Optical Networks - _3_5 Transmitters_39

For this reason for several years after they were

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the device cannot be dissipated easily. For this reason, for several years after they were first demonstrated in 1979, VCSELs were not capable of operating at room temperature. However, significant research effort has been expended on new mate- rials and techniques, VCSELs operating at 1.3 μ m at room temperature have been demonstrated [Har00]. The advantages of VCSELs, compared to edge-emitting lasers, include simpler and more efficient fiber coupling, easier packaging and testing, and their ability
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180 Components Figure 3.48 A two-dimensional array of vertical cavity surface-emitting lasers. to be integrated into multiwavelength arrays. VCSELs operating at 0.85 μ m are commercially available and used for low-cost, short-distance multimode fiber inter- connections. In addition, 1.3 μ m VCSELs have been commercially available. In a WDM system, many wavelengths are transmitted simultaneously over each link. Usually, this requires a separate laser for each wavelength. The cost of the transmitters can be significantly reduced if all the lasers can be integrated on a single substrate. This is the main motivation for the development of arrayed lasers such as the DFB laser arrays that we discussed earlier. Moreover, an arrayed laser can be used as a tunable laser simply by turning on only the one required laser in the array. The use of surface-emitting lasers enables us to fabricate a two-dimensional array of lasers, as shown in Figure 3.48. Much higher array packing densities can be achieved using surface-emitting lasers than edge-emitting ones because of this added dimension. However, it is harder to couple light from the lasers in this array onto optical fiber since multiplexers that work conveniently with this two-dimensional geometry are not readily available. These arrayed lasers have the same yield problem as other arrayed laser structures; if one of the lasers does not meet specifications, the entire array will have to be discarded. Mode-Locked Lasers Mode-locked lasers are used to generate narrow optical pulses that are needed for the high-speed TDM systems that we will study in Chapter 12. Consider a Fabry-Perot laser that oscillates in N longitudinal modes, which are adjacent to each other. This means that if the wavelengths of the modes are λ 0 , λ 1 , . . . , λ N 1 , the cavity length l satisfies l = (k + i)λ i / 2 , i = 0 , 1 , . . . , N 1 , for some integer k . From this condition, it can be shown (see Problem 3.7) that the corresponding frequencies f 0 , f 1 , . . . , f N 1 of these modes must satisfy f i = f 0 + i f , i = 0 , 1 , . . . , N 1 . The oscillation at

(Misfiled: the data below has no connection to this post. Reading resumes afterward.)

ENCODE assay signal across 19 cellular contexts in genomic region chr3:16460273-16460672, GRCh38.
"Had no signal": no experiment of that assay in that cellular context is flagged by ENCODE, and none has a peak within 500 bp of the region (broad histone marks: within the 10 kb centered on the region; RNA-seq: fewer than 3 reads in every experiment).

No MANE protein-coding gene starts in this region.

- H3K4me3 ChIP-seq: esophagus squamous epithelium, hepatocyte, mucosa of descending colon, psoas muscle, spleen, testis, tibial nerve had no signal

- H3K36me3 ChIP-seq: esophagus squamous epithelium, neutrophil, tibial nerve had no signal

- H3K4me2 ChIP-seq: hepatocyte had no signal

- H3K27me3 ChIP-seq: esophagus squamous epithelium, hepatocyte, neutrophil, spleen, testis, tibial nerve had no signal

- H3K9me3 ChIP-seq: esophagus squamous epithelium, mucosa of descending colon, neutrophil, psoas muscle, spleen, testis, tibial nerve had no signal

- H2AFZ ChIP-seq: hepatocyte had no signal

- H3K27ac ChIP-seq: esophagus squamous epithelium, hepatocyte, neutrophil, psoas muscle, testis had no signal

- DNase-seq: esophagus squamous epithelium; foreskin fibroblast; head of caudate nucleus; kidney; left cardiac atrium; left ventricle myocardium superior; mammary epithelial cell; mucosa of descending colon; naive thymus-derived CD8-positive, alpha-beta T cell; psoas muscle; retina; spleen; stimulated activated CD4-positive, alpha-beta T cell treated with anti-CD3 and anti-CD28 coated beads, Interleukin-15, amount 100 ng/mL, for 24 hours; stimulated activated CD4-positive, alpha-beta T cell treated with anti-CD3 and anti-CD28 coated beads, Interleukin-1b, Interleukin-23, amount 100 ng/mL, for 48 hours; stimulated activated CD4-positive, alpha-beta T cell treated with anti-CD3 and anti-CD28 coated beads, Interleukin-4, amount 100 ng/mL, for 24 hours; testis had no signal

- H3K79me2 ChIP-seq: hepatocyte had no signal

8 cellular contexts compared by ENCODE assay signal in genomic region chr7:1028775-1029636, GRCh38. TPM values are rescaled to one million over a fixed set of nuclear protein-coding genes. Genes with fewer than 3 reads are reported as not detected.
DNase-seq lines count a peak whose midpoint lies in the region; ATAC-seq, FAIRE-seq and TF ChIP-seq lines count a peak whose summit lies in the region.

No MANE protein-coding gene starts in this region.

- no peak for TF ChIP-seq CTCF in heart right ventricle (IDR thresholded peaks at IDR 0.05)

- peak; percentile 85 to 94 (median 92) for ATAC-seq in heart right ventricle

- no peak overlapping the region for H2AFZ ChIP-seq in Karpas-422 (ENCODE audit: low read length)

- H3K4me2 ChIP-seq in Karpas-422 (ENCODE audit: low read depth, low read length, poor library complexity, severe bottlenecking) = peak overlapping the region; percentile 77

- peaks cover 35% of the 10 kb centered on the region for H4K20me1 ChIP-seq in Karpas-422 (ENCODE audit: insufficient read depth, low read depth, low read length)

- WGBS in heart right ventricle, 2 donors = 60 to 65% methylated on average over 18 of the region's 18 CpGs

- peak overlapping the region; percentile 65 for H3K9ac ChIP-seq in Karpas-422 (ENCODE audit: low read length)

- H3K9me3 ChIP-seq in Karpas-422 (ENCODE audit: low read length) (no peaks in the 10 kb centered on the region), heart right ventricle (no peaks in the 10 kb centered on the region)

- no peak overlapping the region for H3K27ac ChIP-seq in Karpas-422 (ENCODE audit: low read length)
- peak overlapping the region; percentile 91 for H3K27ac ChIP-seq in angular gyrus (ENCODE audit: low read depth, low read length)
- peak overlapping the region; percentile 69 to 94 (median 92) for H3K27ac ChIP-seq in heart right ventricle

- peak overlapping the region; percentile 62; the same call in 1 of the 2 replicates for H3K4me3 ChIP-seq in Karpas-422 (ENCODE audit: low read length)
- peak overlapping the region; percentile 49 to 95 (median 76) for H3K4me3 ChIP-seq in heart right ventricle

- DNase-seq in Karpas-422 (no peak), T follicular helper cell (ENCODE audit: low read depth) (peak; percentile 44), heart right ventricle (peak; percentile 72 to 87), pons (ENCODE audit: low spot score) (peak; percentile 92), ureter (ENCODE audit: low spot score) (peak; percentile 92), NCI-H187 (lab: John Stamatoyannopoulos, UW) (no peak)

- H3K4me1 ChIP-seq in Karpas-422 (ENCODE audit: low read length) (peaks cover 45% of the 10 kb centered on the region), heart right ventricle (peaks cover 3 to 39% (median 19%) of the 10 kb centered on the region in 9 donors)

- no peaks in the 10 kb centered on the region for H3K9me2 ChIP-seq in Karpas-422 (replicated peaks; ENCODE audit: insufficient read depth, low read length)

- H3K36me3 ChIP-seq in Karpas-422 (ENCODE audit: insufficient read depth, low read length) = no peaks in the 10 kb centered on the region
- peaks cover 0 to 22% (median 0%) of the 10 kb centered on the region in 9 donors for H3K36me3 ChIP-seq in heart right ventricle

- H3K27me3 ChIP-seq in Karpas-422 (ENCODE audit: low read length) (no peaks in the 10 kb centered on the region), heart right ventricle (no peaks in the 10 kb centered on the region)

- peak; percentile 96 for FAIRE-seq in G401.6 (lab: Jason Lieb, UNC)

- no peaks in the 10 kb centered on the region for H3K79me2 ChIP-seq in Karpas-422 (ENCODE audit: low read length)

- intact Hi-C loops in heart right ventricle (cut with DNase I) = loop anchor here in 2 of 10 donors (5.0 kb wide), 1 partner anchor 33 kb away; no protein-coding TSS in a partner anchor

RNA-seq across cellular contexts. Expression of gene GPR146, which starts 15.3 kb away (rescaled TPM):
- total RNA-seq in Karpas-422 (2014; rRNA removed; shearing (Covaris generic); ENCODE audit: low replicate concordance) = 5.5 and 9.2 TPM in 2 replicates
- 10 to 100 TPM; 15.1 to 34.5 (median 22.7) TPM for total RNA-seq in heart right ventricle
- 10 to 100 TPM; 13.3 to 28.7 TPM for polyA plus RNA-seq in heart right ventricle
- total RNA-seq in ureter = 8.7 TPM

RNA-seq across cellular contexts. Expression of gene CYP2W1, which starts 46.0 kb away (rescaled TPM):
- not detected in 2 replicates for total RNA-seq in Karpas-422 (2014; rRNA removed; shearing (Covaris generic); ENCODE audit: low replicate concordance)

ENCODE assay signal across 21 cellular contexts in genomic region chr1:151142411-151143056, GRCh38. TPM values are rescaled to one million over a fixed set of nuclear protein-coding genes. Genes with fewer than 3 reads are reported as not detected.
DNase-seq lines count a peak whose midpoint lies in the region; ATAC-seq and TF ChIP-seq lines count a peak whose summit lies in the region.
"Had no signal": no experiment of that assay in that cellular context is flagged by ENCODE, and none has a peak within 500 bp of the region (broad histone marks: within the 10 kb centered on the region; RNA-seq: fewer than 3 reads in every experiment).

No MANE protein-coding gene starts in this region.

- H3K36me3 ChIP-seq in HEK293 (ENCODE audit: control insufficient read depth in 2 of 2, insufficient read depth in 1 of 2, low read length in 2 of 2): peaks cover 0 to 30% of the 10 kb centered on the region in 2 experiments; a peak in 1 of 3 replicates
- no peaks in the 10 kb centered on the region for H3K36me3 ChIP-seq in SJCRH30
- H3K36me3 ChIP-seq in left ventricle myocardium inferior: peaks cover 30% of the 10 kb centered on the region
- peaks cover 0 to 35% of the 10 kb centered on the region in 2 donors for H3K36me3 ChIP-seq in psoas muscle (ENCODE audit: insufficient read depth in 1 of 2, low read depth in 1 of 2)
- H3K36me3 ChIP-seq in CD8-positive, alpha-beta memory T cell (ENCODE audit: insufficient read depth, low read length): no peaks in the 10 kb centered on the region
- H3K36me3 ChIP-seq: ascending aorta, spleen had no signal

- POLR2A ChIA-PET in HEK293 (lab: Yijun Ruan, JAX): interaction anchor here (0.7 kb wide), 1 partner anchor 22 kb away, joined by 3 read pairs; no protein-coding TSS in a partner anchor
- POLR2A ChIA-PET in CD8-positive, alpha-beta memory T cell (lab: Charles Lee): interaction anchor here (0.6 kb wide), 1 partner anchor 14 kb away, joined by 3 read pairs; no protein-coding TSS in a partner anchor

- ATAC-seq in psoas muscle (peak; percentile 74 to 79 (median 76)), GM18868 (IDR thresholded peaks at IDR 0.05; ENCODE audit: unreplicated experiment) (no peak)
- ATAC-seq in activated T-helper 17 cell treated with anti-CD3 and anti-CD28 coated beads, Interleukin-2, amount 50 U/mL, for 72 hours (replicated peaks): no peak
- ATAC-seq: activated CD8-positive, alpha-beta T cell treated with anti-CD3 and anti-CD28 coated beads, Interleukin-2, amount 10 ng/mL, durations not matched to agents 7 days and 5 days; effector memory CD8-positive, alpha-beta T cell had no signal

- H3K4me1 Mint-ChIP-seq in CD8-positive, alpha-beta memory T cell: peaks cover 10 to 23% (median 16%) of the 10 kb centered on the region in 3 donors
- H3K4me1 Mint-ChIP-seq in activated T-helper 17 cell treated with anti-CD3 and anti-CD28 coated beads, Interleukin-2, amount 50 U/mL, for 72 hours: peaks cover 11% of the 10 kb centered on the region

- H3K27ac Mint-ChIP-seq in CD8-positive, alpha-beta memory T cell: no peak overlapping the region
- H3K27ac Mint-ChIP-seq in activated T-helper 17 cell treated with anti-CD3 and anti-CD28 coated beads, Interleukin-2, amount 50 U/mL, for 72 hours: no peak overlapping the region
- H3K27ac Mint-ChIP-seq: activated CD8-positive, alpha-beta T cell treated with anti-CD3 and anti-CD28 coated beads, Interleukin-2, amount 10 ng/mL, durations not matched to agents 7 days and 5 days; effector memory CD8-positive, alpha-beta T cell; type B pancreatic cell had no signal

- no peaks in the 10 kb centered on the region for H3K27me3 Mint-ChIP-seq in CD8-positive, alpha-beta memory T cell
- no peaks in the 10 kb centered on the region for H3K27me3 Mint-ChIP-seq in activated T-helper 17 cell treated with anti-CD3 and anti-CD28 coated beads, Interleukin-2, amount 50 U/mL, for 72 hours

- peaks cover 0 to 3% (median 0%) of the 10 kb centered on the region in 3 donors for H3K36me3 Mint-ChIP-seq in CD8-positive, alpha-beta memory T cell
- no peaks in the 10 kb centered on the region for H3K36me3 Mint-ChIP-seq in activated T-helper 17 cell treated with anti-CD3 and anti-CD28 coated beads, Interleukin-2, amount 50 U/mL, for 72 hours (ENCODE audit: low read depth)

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3.5 Transmitters 181 Figure 3.49 Output oscillation of a laser oscillating simultaneously in 10 longitudinal modes. (a) The phases of the modes are chosen at random. (b) All the phases are equal to each other; such a laser is said to be mode locked. frequency f i is of the form a i cos ( 2 πf i t + φ i ) , where a i is the amplitude and φ i the phase of mode i . (Strictly speaking, this is the distribution in time of the electric field associated with the longitudinal mode.) Thus the total laser output oscillation takes the form N 1 i = 0 a i cos ( 2 πf i t + φ i ).
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